Robert Frost’s poetry has a sense of nostalgia because of the effect of the
natural world has on the human observer; such as natural objects having
manifestations in poetry rather than being lifeless objects [2].  

Finally, the use of repetition and
echo that either amplify the poem and create an emotional experience. Robert
Frost used devices like repetition, rhyme, and paradox to create an interest in
the poem and force the reader or listener to watch out for every word [2]. For
example, in the poem “stopping by woods on a snowy evening” that follows a
rhyme along with repetition that is not exactly apparent but is visible by the
end; when the speaker creates an echo of the last sentence as he says,
“But I have promised to keep and miles to go before I sleep”
(“stopping by woods on a snowy evening”, lines 14-16). Mr. Frost was
exceptionally well at combining modernist awareness that is also evident in
“stopping by wood on a snowy evening”. However, He was a poet whose audience
was not really interested in poetry or anything with extensively complicated
ideas; thus, the poetry by Robert Frost has such an exceptional outcome that is
brought upon by repetition or echo [1]. In the poem “the road not taken” there
is a constant repeat of a rhythm that creates a sense of repetition. For example,
when the speaker says, “I shall be telling this with a sigh somewhere ages and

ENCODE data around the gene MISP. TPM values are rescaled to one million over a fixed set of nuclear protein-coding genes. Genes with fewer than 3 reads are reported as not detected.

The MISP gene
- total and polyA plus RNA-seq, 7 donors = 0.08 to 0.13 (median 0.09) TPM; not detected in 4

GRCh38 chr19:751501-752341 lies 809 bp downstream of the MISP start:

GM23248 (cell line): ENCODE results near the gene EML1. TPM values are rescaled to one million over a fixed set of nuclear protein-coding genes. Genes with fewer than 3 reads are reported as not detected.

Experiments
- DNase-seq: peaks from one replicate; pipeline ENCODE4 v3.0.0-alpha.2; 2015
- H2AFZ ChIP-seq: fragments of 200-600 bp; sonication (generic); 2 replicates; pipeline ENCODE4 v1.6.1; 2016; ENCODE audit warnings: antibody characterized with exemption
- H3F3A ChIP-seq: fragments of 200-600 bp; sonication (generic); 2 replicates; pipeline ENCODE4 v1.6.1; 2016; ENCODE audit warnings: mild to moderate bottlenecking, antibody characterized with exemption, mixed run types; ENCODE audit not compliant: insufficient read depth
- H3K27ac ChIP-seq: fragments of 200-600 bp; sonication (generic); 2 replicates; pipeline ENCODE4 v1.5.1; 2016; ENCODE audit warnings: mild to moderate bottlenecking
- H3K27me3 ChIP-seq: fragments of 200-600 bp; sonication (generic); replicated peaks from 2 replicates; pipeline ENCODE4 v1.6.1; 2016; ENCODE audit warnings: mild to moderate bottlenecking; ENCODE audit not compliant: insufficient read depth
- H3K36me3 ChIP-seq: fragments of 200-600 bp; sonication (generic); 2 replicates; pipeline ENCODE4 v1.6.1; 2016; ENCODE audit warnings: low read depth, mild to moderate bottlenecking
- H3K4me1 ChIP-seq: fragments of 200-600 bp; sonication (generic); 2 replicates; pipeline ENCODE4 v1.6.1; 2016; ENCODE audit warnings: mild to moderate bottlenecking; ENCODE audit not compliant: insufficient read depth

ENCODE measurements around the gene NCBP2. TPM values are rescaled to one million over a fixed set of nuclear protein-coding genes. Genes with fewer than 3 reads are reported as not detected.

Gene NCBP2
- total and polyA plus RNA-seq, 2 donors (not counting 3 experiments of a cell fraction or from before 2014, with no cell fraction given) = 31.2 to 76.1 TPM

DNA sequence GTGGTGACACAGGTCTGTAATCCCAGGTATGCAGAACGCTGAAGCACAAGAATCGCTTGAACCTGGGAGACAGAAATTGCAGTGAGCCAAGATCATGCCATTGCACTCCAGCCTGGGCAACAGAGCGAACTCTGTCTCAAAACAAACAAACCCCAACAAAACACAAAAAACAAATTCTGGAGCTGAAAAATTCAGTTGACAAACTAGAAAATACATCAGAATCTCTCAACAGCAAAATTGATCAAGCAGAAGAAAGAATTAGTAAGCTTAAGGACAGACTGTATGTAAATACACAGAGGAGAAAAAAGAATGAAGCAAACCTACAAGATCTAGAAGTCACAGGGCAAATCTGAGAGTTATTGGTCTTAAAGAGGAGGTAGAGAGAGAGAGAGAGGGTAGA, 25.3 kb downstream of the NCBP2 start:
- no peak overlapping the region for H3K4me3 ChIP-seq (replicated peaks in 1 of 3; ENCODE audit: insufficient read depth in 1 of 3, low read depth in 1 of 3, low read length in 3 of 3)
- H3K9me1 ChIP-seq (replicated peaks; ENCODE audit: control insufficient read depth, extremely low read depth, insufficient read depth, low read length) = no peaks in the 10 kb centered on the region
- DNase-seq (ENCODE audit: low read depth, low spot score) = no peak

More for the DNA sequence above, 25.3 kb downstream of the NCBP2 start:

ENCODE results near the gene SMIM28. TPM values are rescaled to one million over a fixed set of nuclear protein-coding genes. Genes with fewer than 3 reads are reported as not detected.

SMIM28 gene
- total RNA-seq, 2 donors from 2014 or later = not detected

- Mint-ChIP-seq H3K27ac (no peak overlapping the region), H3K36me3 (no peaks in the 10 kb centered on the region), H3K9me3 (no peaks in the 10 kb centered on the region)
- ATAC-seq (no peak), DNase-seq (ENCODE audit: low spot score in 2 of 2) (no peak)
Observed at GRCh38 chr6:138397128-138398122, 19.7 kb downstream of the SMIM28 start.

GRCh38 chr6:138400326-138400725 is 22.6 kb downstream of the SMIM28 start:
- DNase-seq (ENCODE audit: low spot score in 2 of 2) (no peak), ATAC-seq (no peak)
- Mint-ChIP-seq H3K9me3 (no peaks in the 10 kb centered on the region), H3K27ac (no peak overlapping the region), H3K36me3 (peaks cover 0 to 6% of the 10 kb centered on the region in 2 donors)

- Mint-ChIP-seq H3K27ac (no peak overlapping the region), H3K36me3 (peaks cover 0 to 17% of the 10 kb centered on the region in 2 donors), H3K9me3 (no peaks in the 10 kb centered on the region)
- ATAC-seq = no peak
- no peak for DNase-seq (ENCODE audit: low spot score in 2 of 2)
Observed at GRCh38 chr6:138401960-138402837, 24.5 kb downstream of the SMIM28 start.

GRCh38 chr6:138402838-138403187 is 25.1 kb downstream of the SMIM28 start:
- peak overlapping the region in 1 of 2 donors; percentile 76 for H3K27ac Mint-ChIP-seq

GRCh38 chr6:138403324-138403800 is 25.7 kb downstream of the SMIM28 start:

ages hence: Two roads diverged in a wood, and I — I took the one less traveled
by, and that has made all the difference” (“the
road not taken”, lines 16-20).  This
last stanza of the poem creates a repetition but also an emphasis on how the
poem began on there being two diverging paths in woods and repetition of word
“age” is another example. Therefore, the repetition and echo creates
a mystery but not extensively that still provides a balance in the poem so that
it is not boring.

In conclusion, Robert Frost is a modernist
poet who uses repetition and rhyme echo that is used effectively in poems
involving human relations with nature. Mr. Frost explored the balance in a poem
along with creating an emotional connection with the reader or listener, as
they get the sense of nostalgia in his poetry.













R. C. “Robert Frost and the Allure of Consensus.” Raritan, vol.
28, no. 3, 2009, pp. 38-65,157-158, ProQuest Central,


Harold. Robert Frost. vol. New ed, Facts on File, Inc, 2011. Bloom’s
Modern Critical Views. EBSCOhost,


Timothy, D. “Prospects for the Study of Robert Frost.” Resources for
American Literary Study, vol. 37, 2014, pp. 3-28, ProQuest Central,


Frost (1874–1963)”. Columbia Granger’s World of Poetry Online. 2017.
Columbia University Press. 31 Dec. 2017.


Robert. “Fire and Ice by Robert Frost.” Poetry Foundation, Poetry
Foundation, June 2016,


Robert. “Stopping by Woods on a Snowy Evening by Robert Frost.” Poetry
Foundation, Poetry Foundation, 1995,


Robert. “The Road Not Taken by Robert Frost.” Poetry Foundation, Poetry
Foundation, 2017,